Many animals use camouflage to hide from predators or ambush prey. This is basic, elementary life science. But there is more to camouflage than the revelations of a grade-school textbook. There are actually two forms of camouflage: crypsis and mimesis. Crypsis is when an organism is very hard to see. Examples of crypsis include a flounder blending in with a sandy seafloor or a toad hiding in leaf litter. Mimesis is when an organism mimics another organism or object. Examples of mimesis include a katydid mimicking a leaf or a crocodile mimicking a log.
Some camouflaged animals are more obvious than others, especially to us humans because we more easily recognize patterns, but there are many animals that you wouldn’t even notice, even if you were looking for them. In the pictures below, you will see many wonderful examples of camouflage (especially crypsis) in action. I photographed all of these animals myself in their natural environments. Some of these animals are prey; some are predators; and some are both. Can you tell which is which? Why do you think they have their current adaptations? Would you have noticed all of them?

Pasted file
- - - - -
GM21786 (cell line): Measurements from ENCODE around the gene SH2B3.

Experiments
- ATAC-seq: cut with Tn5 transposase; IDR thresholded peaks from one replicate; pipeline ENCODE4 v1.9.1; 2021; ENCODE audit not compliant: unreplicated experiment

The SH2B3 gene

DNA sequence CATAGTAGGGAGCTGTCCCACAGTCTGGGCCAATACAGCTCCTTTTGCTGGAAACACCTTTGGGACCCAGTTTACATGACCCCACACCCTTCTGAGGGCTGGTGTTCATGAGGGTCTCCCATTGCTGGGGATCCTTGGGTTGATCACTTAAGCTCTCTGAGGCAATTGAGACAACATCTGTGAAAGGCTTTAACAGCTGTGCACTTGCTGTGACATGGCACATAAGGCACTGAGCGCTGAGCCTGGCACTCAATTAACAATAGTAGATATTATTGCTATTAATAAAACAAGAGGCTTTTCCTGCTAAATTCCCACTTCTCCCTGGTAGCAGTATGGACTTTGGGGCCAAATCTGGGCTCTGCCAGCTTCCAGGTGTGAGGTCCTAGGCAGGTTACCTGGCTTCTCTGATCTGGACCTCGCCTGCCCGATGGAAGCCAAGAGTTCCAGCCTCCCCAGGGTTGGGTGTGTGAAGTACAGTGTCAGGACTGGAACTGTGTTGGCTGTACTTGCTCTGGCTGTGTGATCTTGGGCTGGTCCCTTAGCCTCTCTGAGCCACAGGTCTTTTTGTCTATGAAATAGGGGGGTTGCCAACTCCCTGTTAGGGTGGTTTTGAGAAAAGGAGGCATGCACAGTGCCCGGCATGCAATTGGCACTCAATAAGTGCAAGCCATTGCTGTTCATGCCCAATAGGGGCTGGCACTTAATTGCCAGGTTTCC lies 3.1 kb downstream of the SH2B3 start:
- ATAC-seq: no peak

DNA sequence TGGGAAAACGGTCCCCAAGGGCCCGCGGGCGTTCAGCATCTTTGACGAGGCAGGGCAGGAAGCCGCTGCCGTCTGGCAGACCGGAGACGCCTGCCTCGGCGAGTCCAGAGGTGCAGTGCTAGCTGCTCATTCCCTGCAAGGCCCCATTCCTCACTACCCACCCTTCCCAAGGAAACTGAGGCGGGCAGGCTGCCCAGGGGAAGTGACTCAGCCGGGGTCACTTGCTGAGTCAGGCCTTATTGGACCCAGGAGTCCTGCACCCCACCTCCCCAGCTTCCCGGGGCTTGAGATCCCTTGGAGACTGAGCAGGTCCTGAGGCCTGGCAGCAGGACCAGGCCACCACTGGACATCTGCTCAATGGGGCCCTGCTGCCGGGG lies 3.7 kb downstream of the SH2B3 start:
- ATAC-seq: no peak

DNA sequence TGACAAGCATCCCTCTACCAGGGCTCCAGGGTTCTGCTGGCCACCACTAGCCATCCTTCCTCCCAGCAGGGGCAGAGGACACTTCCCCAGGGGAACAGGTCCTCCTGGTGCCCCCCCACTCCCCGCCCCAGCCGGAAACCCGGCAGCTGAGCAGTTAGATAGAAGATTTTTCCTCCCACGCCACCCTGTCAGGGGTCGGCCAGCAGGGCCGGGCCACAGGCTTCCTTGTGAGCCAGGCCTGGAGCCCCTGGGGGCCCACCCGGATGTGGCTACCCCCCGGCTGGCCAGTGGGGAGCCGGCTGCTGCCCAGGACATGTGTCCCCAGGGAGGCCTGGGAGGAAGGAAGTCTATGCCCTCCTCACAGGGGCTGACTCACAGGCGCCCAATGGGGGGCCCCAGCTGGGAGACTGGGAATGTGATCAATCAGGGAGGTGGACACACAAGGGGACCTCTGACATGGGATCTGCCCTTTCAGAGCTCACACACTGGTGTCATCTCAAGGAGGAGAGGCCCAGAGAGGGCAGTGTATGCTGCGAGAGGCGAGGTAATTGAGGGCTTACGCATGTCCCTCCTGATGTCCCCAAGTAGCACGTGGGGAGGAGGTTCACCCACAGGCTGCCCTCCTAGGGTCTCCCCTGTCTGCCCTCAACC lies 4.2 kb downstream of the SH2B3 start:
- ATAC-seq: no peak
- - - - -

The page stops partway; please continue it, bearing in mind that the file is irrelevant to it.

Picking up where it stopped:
Other Awesome Animal Articles
Mudskippers: Fish That Can Walk on Land
Walking with Dinosaurs: The Cassowaries of Etty Bay
My Top 20 Wildlife Photos (So Far)
Marsh Periwinkle (Littoraria irrorata): The Fungi-Farming Sea Snail